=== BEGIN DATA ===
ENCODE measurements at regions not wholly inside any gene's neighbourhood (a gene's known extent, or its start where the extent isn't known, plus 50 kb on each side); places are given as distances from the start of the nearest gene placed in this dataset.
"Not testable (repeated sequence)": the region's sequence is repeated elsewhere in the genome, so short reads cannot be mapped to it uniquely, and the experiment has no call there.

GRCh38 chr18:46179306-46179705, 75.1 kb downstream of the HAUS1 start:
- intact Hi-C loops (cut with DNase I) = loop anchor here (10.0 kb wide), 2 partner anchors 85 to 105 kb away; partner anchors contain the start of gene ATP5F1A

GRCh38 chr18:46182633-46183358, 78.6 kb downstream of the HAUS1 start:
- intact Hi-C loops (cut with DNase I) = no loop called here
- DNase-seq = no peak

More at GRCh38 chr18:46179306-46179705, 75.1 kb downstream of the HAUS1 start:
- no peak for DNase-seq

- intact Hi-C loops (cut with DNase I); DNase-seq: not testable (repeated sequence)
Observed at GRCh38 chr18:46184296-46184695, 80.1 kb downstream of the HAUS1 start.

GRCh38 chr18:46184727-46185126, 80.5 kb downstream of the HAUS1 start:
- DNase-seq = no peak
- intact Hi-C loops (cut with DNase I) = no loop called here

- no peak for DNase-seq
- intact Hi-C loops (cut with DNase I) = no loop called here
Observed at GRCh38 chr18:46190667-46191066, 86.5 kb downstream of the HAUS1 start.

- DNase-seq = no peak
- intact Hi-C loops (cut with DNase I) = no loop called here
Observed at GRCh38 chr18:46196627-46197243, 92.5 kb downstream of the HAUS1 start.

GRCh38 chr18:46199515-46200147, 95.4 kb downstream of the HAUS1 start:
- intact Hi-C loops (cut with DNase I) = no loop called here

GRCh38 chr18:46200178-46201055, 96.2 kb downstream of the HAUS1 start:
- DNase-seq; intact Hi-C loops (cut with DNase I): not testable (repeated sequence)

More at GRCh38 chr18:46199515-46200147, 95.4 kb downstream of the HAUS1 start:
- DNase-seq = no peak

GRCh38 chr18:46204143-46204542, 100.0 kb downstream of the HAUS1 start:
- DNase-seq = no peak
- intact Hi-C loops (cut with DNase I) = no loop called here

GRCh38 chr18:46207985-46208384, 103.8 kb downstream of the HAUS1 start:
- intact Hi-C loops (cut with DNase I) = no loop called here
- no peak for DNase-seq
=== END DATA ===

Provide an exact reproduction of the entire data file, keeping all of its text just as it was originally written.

ENCODE measurements at regions not wholly inside any gene's neighbourhood (a gene's known extent, or its start where the extent isn't known, plus 50 kb on each side); places are given as distances from the start of the nearest gene placed in this dataset.
"Not testable (repeated sequence)": the region's sequence is repeated elsewhere in the genome, so short reads cannot be mapped to it uniquely, and the experiment has no call there.

GRCh38 chr18:46179306-46179705, 75.1 kb downstream of the HAUS1 start:
- intact Hi-C loops (cut with DNase I) = loop anchor here (10.0 kb wide), 2 partner anchors 85 to 105 kb away; partner anchors contain the start of gene ATP5F1A

GRCh38 chr18:46182633-46183358, 78.6 kb downstream of the HAUS1 start:
- intact Hi-C loops (cut with DNase I) = no loop called here
- DNase-seq = no peak

More at GRCh38 chr18:46179306-46179705, 75.1 kb downstream of the HAUS1 start:
- no peak for DNase-seq

- intact Hi-C loops (cut with DNase I); DNase-seq: not testable (repeated sequence)
Observed at GRCh38 chr18:46184296-46184695, 80.1 kb downstream of the HAUS1 start.

GRCh38 chr18:46184727-46185126, 80.5 kb downstream of the HAUS1 start:
- DNase-seq = no peak
- intact Hi-C loops (cut with DNase I) = no loop called here

- no peak for DNase-seq
- intact Hi-C loops (cut with DNase I) = no loop called here
Observed at GRCh38 chr18:46190667-46191066, 86.5 kb downstream of the HAUS1 start.

- DNase-seq = no peak
- intact Hi-C loops (cut with DNase I) = no loop called here
Observed at GRCh38 chr18:46196627-46197243, 92.5 kb downstream of the HAUS1 start.

GRCh38 chr18:46199515-46200147, 95.4 kb downstream of the HAUS1 start:
- intact Hi-C loops (cut with DNase I) = no loop called here

GRCh38 chr18:46200178-46201055, 96.2 kb downstream of the HAUS1 start:
- DNase-seq; intact Hi-C loops (cut with DNase I): not testable (repeated sequence)

More at GRCh38 chr18:46199515-46200147, 95.4 kb downstream of the HAUS1 start:
- DNase-seq = no peak

GRCh38 chr18:46204143-46204542, 100.0 kb downstream of the HAUS1 start:
- DNase-seq = no peak
- intact Hi-C loops (cut with DNase I) = no loop called here

GRCh38 chr18:46207985-46208384, 103.8 kb downstream of the HAUS1 start:
- intact Hi-C loops (cut with DNase I) = no loop called here
- no peak for DNase-seq